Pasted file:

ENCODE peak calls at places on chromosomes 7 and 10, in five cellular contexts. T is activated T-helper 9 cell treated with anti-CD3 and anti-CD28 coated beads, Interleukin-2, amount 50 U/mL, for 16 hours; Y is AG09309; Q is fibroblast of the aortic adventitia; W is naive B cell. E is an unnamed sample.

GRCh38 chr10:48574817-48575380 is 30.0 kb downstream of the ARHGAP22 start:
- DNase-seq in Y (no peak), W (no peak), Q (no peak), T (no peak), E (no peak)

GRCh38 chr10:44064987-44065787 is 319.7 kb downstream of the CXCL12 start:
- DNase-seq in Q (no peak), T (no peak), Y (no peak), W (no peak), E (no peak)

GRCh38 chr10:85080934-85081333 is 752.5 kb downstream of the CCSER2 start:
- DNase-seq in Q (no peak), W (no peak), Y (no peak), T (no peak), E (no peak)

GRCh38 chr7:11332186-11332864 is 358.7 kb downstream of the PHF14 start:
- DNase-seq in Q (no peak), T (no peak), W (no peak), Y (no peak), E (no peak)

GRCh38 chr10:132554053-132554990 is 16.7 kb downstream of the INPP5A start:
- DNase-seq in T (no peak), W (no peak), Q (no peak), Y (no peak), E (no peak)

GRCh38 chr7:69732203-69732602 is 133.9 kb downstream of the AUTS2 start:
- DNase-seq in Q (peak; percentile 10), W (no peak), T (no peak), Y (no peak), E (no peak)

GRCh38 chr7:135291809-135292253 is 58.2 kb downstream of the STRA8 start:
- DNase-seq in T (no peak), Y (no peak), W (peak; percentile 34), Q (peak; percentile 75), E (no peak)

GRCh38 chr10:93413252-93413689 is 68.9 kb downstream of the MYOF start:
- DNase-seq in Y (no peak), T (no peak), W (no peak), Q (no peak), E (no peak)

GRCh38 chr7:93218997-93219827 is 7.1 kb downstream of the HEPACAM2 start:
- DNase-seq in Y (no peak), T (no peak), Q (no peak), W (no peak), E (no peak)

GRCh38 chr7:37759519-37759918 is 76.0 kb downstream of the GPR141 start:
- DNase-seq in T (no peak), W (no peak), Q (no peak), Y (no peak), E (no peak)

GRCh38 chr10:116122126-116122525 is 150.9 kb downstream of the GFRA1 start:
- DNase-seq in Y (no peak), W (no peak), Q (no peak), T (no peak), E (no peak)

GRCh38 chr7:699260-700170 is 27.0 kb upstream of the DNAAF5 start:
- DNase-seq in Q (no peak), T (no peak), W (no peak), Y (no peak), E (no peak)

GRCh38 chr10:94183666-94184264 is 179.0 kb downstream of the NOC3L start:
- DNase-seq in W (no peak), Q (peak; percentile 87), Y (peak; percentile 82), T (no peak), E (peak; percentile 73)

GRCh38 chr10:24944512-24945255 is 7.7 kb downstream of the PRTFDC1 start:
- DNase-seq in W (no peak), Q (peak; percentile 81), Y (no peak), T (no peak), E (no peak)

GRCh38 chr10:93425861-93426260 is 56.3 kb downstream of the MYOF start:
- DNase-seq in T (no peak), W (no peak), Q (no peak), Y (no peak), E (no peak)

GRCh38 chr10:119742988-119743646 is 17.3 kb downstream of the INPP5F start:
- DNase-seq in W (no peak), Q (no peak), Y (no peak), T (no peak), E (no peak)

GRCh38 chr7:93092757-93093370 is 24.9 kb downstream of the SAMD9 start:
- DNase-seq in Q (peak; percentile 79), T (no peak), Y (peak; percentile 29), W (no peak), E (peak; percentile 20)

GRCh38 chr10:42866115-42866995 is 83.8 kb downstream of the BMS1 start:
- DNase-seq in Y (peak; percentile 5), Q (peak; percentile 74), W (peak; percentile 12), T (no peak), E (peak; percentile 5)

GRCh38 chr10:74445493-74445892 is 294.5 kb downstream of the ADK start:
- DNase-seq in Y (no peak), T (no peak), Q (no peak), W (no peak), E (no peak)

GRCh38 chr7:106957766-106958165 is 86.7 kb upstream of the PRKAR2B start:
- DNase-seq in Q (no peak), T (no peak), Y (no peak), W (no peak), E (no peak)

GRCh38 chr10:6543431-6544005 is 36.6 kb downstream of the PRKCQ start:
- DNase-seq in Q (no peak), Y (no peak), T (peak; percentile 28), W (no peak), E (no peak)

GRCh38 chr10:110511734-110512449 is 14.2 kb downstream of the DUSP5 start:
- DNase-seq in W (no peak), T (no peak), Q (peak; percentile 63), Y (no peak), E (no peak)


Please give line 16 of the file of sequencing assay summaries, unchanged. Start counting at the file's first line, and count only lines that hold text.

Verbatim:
GRCh38 chr10:93413252-93413689 is 68.9 kb downstream of the MYOF start: